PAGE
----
Andreas Mühe and Titus Schade are two artists with a sharp eye. And an unerring precision in their respective mediums, photography and painting. Their compositions are thoughtfully arranged, finely placed pictorial worlds that appear like the long-held metaphor of the work of art as a window on the world.
Image above: Courtesy Kunstraum Potsdam
But it is not a view into immediate reality that is to be presented. Rather, Schade and Mühe insist on the artificiality of their world, or rather worlds, but without denying their truthfulness. A relationship between space, man and time as a nuanced perception of the world(s) unfolds, between dystopia and utopia, between past and future, without dissolving.
Titus Schade comes from space. His pictorial worlds show abandoned building structures and architectural entities. They resemble familiar house forms – typical, for example, are half-timbered elements – and yet they are sometimes unusually narrow and long or have a futuristic-looking component that cannot be classified. His technique is characterised by a striking, almost hyper-realistic style of painting with recognition value. The brushstroke disappears and in its precision is reminiscent of the heyday of Flemish painting as well as of digital computer renderings. Often the pictorial works appear like models or miniatures. In Three Half-Timbered Houses, 2012, or The Iron City, 2014, for example, this is evident when the house façades are mere dummies, floating in a vacuum. The work Das Regal, 2011, suggests that Schade draws on these designs as if they were a collection of components that can be recombined again and again. Here, 14 picture modules – from individual houses, industrial buildings to slabs – are neatly arranged on a shelf that takes up the entire surface of the picture. Some compartments are still free. What runs through all the house and building landscapes is that they are empty of people. Empty of people in the truest sense, for the void is noticeably visible. The pictures have a strangely abandoned atmosphere that poses a riddle. There are a few pictures of people by Schade in the exhibition – but only as painted likenesses in the picture. Even here, people are only indirectly present. A symbolic placeholder for people/life, however, seems to be the small burning candles and campfires that occasionally appear as motifs. They stand without direct relation to the rest of the picture’s content, like a quiet hint: Something is stirring. Something is still burning. There is still something.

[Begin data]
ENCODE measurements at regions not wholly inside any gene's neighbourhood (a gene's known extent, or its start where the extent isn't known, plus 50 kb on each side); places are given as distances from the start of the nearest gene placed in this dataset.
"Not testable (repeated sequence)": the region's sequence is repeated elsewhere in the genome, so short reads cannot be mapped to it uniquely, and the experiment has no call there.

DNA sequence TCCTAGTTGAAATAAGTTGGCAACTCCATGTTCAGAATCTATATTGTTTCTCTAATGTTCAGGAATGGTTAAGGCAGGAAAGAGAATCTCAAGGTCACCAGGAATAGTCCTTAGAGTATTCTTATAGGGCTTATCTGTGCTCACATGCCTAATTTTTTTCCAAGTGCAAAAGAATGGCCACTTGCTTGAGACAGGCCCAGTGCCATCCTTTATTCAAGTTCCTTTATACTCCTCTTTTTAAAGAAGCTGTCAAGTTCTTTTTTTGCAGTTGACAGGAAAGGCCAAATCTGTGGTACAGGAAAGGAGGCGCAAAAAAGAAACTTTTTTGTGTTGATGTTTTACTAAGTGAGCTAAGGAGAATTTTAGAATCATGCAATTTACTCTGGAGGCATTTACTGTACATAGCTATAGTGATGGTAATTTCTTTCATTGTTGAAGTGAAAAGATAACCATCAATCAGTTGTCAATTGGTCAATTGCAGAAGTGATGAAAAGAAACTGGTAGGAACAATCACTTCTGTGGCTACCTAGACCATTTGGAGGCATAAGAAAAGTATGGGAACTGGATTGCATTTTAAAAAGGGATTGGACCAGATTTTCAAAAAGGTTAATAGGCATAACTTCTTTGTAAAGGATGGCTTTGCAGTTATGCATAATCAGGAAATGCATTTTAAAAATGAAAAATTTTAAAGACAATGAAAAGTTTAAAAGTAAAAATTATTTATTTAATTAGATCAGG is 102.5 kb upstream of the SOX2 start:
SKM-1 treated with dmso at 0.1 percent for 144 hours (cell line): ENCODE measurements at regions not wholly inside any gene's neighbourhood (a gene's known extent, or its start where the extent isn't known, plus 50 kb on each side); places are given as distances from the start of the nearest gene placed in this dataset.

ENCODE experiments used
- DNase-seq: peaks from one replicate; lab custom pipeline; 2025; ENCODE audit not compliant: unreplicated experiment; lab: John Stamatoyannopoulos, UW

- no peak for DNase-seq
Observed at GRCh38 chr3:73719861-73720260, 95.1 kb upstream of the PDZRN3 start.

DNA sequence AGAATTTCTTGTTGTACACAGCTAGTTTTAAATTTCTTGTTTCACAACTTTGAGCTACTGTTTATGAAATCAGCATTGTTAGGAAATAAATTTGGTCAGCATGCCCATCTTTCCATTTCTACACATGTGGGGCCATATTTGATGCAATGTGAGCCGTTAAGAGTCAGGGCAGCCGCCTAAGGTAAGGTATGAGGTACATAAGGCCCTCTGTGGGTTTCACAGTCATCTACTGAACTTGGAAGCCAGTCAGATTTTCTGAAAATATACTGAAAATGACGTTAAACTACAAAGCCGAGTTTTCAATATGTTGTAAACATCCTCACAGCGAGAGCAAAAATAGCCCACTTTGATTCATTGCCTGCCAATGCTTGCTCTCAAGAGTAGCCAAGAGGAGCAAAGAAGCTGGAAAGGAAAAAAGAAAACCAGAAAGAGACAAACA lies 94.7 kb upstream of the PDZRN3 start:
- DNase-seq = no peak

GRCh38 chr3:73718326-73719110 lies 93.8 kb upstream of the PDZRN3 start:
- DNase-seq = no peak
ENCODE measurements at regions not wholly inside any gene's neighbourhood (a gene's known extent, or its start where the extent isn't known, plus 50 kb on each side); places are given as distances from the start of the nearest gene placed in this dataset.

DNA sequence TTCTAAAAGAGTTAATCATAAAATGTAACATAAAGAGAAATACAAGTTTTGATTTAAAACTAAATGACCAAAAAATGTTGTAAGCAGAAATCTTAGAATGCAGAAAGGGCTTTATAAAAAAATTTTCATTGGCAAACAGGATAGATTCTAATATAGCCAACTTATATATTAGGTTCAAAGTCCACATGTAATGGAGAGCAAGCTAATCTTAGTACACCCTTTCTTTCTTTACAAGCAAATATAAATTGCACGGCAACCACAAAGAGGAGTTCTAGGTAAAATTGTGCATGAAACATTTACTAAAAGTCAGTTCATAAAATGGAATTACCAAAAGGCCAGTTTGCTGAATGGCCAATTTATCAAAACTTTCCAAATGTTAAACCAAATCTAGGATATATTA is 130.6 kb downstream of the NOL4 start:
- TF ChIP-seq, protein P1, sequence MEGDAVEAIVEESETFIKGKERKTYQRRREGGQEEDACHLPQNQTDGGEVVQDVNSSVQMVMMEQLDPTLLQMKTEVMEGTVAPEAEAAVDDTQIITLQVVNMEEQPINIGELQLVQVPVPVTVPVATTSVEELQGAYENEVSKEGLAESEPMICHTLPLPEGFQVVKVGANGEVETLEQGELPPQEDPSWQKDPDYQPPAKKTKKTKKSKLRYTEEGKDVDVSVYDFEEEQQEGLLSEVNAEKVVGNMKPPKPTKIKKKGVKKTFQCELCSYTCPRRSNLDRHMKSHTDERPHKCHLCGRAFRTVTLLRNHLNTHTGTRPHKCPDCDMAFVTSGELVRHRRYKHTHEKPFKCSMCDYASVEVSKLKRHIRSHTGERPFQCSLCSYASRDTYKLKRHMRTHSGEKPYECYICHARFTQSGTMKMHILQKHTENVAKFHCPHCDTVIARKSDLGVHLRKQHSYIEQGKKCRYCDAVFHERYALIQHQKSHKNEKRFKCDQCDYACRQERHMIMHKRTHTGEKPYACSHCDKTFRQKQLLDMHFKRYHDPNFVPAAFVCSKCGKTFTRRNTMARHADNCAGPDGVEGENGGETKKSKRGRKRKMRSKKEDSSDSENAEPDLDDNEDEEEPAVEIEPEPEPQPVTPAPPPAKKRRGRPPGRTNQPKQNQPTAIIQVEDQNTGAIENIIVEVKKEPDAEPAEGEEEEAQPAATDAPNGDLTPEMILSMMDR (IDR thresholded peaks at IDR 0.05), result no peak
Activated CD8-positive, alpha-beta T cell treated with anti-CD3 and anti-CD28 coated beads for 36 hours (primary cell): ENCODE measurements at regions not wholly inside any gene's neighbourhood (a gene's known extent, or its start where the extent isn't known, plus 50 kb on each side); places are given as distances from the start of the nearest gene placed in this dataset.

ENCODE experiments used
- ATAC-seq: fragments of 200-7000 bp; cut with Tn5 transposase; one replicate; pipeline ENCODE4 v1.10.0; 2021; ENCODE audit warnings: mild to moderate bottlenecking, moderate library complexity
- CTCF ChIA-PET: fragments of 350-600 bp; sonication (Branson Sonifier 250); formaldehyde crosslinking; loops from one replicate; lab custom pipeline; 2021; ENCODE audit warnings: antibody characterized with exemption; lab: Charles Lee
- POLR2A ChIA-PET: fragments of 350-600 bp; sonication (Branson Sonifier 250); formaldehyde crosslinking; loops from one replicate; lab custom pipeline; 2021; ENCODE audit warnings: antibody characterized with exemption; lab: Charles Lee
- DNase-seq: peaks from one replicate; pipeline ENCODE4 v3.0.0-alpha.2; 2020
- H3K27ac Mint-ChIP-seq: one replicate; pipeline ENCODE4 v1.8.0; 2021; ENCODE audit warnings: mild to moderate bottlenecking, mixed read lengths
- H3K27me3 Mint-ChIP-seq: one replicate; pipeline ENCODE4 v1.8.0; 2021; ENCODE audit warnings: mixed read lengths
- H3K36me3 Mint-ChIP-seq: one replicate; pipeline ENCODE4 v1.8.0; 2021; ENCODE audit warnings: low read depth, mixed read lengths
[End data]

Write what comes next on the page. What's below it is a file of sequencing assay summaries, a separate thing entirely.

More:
Andreas Mühe comes from people. At the centre of his artistic work is the human being and human action, for better or for worse. In doing so, Mühe constructs his photographic images just as precisely as Schade constructs his architecture. The places Mühe shows are made and shaped by people. Their identity is linked to immediate contemporary history and the question of where power and politics can be manifested in places. Without the themes being obviously named – because their significance extends beyond the one moment – the stage-like composed images evoke an uneasy sense of foreboding. In the series Wandlitz, 2011, Mühe shows a series of inconspicuous, strongly resembling houses. Like decals, the flat façades reveal nothing of their contents. They are the former residences of the GDR state leadership – a state that dreamed of utopia and tipped over into dystopia.
In the series Biorobots II, 2021, Mühe refers to the group of (mainly) men who were sent there to “clean up” after the Chernobyl reactor disaster. Their protective clothing – which today looks like something out of a bad sci-fi film – is faithfully adopted by Mühe. However, he transfers the figures to an undefined place in the middle of an unreal landscape of concrete buildings. Is this the prospect of a world after the catastrophe?
The series Christmas Trees, 2016, shows 38 (the artist’s age in the year of creation) decorated Christmas trees, but without the obligatory, cheerful family group. Each tree is decorated differently, visibly drawn by the taste and possibilities of its time of origin. Like set pieces, the trees seem inventoried in the group. At the same time, they are highly personalised, representing the 38 Christmases from the artist’s life. As representatives of memory and pause, they symbolise years of life in all its facets.
In the exhibition, the trees enter into a beautiful, less obvious dialogue with Schade’s paintings. For in them, too, there are individual trees, especially in Das Regal, which stand ready to be placed like set pieces. Mühe and Schade are masters of the composition of image and space. Their pictorial worlds tell stories whose narratives are freely artistic and yet say much about our times. It is open-ended and stimulating whether they are images of the past or scenarios of the future.
There are two talking, who walk in utopian worlds to tell something of the past. There are two talking, who walk in utopian worlds to tell something of the future.
Excerpt from the press release by Dr Kristina Schrei
Vernissage: Sunday, 13 November 2022, 02:00 p.m. – 06:00 p.m.
Exhibition dates: Sunday, 13 November to Friday, 23 December 2022